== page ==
Bicyclist Killed on Jefferson County Kentucky Road | The Schafer Law Office

Bicyclist Killed on Jefferson County Kentucky Road

Fatal bicycle accident
It was reported that 42-year-old Vance Kokojan of Louisville, Kentucky was killed while riding his bike to work on July 17, 2008. The accident happened on Outer Loop in the westbound lanes near Minors Lane. It was reported that a Honda, which had been following a semi-truck, attempted to pass the semi by pulling into the right hand lane. That’s when the Honda hit Kokojan from behind. Kokojan died at the scene as a result of multiple blunt force injuries. No charges were filed against the driver of the Honda.

Kentucky law
Under Kentucky law, police can only bring misdemeanor charges when they actually witness an accident or crime. Police can bring charges in cases where they didn’t witness them but the investigation must show that a felony was committed. A case can also be presented to the Jefferson County Grand Jury for consideration as to whether an indictment is warranted. Additionally, if an investigation showed a driver‘s behavior was indifferent or wanton, the case could be presented to the Commonwealth’s Attorney’s Office for potential criminal charges.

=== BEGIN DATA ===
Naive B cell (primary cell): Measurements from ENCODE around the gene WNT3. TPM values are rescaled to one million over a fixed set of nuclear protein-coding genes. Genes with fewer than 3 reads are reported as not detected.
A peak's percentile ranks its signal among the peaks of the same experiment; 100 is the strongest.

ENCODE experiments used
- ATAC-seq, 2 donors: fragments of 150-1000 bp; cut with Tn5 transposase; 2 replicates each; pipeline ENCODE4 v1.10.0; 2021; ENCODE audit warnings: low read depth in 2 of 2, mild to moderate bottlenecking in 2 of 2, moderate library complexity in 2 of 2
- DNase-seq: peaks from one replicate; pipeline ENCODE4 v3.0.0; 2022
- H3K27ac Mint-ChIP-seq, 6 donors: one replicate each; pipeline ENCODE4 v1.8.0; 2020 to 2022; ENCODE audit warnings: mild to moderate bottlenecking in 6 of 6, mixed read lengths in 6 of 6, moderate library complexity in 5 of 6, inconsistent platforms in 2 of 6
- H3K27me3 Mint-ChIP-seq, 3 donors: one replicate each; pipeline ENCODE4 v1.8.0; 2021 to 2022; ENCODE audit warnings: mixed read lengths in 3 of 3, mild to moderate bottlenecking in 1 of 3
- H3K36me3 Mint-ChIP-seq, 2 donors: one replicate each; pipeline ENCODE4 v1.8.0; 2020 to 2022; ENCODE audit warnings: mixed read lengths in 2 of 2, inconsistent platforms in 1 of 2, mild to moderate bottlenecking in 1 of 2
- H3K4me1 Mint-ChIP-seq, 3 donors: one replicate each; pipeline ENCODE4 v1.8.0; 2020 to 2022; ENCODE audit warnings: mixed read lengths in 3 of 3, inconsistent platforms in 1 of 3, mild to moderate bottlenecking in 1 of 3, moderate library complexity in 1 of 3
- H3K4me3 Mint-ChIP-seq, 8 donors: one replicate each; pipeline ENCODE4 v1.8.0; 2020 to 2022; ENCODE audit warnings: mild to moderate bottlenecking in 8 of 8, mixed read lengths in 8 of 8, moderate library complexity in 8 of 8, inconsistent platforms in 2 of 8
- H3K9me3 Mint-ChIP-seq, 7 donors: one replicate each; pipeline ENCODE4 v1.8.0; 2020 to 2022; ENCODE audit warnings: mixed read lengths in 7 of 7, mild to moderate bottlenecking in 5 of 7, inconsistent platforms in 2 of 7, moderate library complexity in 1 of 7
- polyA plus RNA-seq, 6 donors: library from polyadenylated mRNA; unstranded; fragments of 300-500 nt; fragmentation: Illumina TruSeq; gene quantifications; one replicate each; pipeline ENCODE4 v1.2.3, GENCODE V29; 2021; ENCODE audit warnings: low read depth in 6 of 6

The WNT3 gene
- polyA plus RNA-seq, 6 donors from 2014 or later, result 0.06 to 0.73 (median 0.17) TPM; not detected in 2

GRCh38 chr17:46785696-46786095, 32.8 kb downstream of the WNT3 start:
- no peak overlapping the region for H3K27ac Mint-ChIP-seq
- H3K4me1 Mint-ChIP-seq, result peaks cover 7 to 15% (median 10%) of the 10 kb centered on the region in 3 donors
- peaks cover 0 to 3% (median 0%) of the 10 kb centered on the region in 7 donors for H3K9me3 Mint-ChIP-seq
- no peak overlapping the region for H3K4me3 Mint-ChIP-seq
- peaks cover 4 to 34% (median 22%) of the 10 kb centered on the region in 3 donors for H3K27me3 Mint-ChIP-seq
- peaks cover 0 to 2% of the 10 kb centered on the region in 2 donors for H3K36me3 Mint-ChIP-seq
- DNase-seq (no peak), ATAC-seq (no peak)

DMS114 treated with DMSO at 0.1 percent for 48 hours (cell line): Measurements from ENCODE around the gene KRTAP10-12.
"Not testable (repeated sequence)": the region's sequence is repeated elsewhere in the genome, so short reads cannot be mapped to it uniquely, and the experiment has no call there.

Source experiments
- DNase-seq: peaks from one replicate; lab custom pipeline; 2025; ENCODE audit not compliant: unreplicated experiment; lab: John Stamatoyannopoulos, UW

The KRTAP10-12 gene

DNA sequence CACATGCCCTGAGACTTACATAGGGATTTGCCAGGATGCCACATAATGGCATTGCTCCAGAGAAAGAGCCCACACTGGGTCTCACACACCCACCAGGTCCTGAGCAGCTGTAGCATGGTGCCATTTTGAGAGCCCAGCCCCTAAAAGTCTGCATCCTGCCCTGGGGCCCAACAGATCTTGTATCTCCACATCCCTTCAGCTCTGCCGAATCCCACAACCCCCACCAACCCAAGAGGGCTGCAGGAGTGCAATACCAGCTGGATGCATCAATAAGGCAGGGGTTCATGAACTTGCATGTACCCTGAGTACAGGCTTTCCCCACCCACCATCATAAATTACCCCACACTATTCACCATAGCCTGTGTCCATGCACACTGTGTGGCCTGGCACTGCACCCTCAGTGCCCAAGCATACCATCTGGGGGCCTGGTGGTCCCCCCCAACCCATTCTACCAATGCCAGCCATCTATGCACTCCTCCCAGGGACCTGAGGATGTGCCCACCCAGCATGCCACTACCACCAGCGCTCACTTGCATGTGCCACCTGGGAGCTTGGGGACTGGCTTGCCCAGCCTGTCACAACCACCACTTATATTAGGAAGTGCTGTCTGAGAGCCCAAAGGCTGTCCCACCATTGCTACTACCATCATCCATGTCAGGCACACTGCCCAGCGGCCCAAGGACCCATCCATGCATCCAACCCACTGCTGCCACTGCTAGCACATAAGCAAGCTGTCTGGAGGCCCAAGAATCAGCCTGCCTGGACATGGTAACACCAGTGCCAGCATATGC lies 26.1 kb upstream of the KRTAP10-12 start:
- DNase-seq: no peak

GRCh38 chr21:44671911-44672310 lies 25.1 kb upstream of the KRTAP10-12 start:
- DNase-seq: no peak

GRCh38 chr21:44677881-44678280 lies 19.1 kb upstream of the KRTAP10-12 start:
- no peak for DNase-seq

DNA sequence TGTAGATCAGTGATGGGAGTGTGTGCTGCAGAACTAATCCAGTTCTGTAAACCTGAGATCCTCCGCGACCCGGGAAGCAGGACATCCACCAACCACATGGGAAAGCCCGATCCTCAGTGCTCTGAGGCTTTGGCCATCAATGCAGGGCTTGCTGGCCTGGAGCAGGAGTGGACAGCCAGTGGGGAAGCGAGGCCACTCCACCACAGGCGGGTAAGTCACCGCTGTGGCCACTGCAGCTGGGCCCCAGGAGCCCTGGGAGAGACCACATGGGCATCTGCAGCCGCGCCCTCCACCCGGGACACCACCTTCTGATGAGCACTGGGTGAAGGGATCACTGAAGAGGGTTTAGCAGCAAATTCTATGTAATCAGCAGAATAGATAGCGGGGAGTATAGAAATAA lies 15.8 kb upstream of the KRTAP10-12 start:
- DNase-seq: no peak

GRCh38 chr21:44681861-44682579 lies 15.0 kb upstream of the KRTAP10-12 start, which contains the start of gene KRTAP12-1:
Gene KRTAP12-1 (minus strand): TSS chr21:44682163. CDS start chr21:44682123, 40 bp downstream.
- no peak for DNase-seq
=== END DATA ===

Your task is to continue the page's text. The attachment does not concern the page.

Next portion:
Rules for cyclists and motorists
There are several state and local regulations outlining the responsibilities of bicyclists as well as motorists responsibilities toward bicyclist. Some of the rules related to bicyclist include:

  • Use a front and rear light when riding at night or in low light conditions.
  • Use a horn or shout when approaching a pedestrian or another bicycle.
  • Don’t carry more than the number the bike was designed to carry.
  • Don’t attach yourself to another vehicle.
  • If a bike lane is available, you must use it when riding a bike.

For motorist some of the rules are:

  • When passing a bicyclist, you must make sure the right lane is free of any obstruction that may force the rider to the left, into your path.
  • You should only pass a bicyclist when there is at least three feet between your vehicle and the cyclist.
  • Drivers need to remember that cyclists don’t have electric turn signals. Therefore, you should be on the lookout for hand signals.

As an avid bicyclist, I am adamant about following these rules and laws. Bicycles are considered vehicles. They have the same rules and regulations, as well as responsibilities, as motorist. They also have the same rights as motorists. As drivers, we need to be aware and respectful of their rights. When both cyclists and drivers follow the rules of the road, accidents are less likely to happen, resulting is safer road ways.

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